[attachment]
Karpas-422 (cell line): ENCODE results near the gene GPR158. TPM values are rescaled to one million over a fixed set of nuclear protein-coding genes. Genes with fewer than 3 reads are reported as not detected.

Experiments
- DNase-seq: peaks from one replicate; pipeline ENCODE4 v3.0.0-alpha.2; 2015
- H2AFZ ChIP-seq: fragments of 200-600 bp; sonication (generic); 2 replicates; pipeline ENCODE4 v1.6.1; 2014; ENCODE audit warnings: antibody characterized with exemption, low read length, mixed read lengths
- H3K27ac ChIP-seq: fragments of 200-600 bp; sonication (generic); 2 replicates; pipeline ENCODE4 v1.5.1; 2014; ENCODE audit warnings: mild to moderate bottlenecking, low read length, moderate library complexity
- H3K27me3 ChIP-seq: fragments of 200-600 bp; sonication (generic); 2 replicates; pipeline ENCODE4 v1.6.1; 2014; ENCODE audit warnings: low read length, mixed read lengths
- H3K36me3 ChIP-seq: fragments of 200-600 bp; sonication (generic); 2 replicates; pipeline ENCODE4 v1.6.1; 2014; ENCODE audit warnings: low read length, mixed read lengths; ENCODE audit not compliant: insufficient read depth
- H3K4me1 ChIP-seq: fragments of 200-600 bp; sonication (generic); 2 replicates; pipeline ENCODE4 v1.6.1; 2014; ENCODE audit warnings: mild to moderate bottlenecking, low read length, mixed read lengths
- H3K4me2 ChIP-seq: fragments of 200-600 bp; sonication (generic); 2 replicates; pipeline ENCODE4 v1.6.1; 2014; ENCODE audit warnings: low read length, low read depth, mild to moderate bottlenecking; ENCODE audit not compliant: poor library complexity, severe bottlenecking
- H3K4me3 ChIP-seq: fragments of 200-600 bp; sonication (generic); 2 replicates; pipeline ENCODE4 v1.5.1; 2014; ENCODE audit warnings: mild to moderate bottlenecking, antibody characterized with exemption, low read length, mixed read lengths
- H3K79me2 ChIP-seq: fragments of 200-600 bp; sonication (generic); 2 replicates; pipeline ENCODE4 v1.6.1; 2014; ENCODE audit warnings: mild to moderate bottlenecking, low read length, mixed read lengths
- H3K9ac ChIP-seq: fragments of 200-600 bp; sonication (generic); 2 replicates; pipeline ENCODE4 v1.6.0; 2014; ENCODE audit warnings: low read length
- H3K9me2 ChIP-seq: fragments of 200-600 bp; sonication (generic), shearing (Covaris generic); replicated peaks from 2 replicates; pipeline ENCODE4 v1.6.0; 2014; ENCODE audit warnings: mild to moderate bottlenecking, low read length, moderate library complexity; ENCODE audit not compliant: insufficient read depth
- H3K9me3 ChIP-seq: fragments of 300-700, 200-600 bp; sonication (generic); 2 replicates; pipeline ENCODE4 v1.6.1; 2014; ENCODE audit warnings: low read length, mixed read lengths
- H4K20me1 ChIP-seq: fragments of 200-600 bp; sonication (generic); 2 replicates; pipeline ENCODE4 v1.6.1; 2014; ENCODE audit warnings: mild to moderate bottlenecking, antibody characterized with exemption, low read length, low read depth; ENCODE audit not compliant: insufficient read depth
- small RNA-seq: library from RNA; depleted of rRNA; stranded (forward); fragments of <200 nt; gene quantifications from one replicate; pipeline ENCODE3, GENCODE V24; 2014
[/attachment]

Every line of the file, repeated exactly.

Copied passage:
Karpas-422 (cell line): ENCODE results near the gene GPR158. TPM values are rescaled to one million over a fixed set of nuclear protein-coding genes. Genes with fewer than 3 reads are reported as not detected.

Experiments
- DNase-seq: peaks from one replicate; pipeline ENCODE4 v3.0.0-alpha.2; 2015
- H2AFZ ChIP-seq: fragments of 200-600 bp; sonication (generic); 2 replicates; pipeline ENCODE4 v1.6.1; 2014; ENCODE audit warnings: antibody characterized with exemption, low read length, mixed read lengths
- H3K27ac ChIP-seq: fragments of 200-600 bp; sonication (generic); 2 replicates; pipeline ENCODE4 v1.5.1; 2014; ENCODE audit warnings: mild to moderate bottlenecking, low read length, moderate library complexity
- H3K27me3 ChIP-seq: fragments of 200-600 bp; sonication (generic); 2 replicates; pipeline ENCODE4 v1.6.1; 2014; ENCODE audit warnings: low read length, mixed read lengths
- H3K36me3 ChIP-seq: fragments of 200-600 bp; sonication (generic); 2 replicates; pipeline ENCODE4 v1.6.1; 2014; ENCODE audit warnings: low read length, mixed read lengths; ENCODE audit not compliant: insufficient read depth
- H3K4me1 ChIP-seq: fragments of 200-600 bp; sonication (generic); 2 replicates; pipeline ENCODE4 v1.6.1; 2014; ENCODE audit warnings: mild to moderate bottlenecking, low read length, mixed read lengths
- H3K4me2 ChIP-seq: fragments of 200-600 bp; sonication (generic); 2 replicates; pipeline ENCODE4 v1.6.1; 2014; ENCODE audit warnings: low read length, low read depth, mild to moderate bottlenecking; ENCODE audit not compliant: poor library complexity, severe bottlenecking
- H3K4me3 ChIP-seq: fragments of 200-600 bp; sonication (generic); 2 replicates; pipeline ENCODE4 v1.5.1; 2014; ENCODE audit warnings: mild to moderate bottlenecking, antibody characterized with exemption, low read length, mixed read lengths
- H3K79me2 ChIP-seq: fragments of 200-600 bp; sonication (generic); 2 replicates; pipeline ENCODE4 v1.6.1; 2014; ENCODE audit warnings: mild to moderate bottlenecking, low read length, mixed read lengths
- H3K9ac ChIP-seq: fragments of 200-600 bp; sonication (generic); 2 replicates; pipeline ENCODE4 v1.6.0; 2014; ENCODE audit warnings: low read length
- H3K9me2 ChIP-seq: fragments of 200-600 bp; sonication (generic), shearing (Covaris generic); replicated peaks from 2 replicates; pipeline ENCODE4 v1.6.0; 2014; ENCODE audit warnings: mild to moderate bottlenecking, low read length, moderate library complexity; ENCODE audit not compliant: insufficient read depth
- H3K9me3 ChIP-seq: fragments of 300-700, 200-600 bp; sonication (generic); 2 replicates; pipeline ENCODE4 v1.6.1; 2014; ENCODE audit warnings: low read length, mixed read lengths
- H4K20me1 ChIP-seq: fragments of 200-600 bp; sonication (generic); 2 replicates; pipeline ENCODE4 v1.6.1; 2014; ENCODE audit warnings: mild to moderate bottlenecking, antibody characterized with exemption, low read length, low read depth; ENCODE audit not compliant: insufficient read depth
- small RNA-seq: library from RNA; depleted of rRNA; stranded (forward); fragments of <200 nt; gene quantifications from one replicate; pipeline ENCODE3, GENCODE V24; 2014